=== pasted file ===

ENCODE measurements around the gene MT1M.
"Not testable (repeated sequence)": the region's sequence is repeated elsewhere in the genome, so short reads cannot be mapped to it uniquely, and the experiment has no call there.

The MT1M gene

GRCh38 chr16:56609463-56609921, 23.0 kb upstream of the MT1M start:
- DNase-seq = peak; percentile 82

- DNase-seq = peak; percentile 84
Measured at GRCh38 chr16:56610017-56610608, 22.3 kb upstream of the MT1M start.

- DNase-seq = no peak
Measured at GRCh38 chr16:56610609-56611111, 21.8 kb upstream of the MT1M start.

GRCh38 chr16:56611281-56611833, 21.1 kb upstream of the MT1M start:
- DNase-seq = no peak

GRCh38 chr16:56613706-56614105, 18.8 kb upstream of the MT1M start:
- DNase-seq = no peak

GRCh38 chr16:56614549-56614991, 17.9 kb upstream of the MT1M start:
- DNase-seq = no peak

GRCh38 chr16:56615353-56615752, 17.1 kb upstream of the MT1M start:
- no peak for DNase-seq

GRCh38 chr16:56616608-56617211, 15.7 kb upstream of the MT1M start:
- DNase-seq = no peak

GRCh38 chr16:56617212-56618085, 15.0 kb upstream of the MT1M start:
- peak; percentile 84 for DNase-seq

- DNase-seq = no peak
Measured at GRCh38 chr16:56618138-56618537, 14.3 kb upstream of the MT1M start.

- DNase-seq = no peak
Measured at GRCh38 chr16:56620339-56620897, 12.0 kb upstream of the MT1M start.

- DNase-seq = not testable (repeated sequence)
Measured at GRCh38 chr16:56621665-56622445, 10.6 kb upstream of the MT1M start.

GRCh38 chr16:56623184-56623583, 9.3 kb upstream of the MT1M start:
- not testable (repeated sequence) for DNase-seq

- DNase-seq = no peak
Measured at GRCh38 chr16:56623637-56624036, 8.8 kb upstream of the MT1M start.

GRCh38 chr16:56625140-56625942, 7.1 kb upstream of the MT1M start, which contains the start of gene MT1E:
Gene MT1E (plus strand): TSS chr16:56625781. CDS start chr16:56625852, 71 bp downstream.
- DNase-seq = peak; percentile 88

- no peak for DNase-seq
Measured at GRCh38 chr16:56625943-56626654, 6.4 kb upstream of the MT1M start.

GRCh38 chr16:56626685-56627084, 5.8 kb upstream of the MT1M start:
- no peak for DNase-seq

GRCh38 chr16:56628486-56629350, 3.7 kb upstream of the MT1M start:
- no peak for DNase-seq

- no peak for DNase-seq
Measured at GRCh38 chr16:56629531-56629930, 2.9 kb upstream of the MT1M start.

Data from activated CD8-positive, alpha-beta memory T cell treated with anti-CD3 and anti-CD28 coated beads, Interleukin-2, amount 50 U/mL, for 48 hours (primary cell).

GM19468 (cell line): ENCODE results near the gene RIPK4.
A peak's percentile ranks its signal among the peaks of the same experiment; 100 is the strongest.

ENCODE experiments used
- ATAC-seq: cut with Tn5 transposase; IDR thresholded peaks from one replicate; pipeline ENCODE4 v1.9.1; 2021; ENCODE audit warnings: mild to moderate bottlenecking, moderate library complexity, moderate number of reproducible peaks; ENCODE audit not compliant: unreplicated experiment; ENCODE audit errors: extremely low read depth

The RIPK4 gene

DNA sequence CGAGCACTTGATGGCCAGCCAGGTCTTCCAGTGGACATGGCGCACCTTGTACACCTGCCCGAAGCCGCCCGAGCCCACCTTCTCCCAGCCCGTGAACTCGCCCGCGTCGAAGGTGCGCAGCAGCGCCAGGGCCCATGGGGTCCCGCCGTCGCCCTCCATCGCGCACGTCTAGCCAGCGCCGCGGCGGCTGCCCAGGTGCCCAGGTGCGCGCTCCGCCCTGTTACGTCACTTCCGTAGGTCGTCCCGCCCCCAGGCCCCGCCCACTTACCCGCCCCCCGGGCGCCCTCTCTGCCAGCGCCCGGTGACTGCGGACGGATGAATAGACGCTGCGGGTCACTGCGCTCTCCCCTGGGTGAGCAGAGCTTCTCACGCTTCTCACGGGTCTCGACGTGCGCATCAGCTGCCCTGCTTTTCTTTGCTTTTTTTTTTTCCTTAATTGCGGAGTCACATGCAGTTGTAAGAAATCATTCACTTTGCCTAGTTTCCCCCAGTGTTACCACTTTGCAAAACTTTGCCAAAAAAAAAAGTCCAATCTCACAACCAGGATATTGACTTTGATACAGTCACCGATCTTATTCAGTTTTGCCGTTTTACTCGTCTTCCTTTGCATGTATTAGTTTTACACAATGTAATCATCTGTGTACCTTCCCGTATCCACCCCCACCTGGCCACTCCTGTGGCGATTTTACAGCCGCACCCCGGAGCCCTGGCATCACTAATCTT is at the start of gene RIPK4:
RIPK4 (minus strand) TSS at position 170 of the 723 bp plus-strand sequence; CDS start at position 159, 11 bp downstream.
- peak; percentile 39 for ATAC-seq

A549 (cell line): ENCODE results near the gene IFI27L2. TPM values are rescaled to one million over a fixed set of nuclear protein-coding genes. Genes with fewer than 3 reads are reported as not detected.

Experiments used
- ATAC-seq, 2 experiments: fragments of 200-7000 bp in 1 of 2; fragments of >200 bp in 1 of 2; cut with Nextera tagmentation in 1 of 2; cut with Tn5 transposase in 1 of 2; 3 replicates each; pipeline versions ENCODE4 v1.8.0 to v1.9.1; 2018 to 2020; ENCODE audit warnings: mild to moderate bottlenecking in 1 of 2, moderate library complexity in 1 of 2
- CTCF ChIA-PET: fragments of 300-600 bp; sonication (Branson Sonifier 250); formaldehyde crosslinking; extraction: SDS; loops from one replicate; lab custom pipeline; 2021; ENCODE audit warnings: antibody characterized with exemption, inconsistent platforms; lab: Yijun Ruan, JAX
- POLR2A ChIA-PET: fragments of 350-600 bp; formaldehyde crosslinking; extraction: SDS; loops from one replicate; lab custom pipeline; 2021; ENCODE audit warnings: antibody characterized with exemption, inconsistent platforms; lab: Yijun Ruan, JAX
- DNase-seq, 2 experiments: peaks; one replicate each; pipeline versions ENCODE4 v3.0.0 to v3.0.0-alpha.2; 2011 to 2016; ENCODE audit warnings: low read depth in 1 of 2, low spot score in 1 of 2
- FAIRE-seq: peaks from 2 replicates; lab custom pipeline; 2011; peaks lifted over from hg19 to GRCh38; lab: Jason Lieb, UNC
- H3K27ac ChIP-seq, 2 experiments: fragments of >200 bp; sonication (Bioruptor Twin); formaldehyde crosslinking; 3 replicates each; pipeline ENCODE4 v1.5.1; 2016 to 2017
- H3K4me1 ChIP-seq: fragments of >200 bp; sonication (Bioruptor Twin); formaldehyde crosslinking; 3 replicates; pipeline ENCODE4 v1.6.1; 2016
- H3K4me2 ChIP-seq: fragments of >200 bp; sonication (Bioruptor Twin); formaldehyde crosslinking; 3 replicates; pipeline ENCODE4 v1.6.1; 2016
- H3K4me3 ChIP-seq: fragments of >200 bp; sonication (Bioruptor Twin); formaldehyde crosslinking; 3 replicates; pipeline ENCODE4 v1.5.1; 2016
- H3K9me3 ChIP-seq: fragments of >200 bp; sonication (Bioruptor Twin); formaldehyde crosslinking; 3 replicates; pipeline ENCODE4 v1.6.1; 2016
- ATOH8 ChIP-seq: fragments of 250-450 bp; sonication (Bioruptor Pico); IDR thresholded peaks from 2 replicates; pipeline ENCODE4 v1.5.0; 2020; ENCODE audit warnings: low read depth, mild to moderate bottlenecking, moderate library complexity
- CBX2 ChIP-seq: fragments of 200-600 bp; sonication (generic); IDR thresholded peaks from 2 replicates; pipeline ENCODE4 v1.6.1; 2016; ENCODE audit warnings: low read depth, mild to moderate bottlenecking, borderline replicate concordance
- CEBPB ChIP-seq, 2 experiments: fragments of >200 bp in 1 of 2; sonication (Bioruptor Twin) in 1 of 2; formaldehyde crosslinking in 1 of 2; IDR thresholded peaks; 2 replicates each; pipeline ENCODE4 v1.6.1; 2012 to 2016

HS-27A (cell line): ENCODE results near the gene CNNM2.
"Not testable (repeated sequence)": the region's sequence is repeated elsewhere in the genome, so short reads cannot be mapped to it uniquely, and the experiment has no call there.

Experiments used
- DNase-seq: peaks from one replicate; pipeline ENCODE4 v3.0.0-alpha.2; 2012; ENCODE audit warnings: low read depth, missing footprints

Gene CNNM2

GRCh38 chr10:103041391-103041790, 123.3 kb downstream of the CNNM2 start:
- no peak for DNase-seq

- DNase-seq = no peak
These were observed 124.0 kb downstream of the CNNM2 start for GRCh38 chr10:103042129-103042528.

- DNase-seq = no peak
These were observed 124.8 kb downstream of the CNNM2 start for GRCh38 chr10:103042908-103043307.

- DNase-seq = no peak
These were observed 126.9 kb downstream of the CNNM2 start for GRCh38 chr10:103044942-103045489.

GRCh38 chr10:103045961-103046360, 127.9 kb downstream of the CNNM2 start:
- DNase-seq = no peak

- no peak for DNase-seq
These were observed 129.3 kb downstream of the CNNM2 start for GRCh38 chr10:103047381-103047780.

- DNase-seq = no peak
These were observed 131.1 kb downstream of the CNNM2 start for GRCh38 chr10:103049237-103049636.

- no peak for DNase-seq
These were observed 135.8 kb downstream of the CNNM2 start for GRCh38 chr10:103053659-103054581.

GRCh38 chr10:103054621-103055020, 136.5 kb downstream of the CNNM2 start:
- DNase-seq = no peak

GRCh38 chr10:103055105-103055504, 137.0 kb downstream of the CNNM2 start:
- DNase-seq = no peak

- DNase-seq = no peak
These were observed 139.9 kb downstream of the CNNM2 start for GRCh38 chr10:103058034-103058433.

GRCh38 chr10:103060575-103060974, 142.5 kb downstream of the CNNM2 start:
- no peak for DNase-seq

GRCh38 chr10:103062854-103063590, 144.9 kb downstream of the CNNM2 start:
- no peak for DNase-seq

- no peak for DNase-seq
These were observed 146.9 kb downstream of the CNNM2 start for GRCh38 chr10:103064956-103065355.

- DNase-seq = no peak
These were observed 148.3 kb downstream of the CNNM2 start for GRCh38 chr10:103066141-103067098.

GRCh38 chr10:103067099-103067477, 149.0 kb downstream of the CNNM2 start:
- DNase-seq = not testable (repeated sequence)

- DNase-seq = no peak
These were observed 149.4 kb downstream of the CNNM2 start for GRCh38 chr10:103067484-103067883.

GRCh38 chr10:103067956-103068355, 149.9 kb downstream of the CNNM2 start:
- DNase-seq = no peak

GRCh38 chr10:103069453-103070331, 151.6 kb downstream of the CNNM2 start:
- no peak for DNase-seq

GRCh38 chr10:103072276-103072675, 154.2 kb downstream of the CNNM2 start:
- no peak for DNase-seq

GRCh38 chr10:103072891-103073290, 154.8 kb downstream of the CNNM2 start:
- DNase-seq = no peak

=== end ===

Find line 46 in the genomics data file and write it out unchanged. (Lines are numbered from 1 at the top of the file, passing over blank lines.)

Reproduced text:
ENCODE experiments used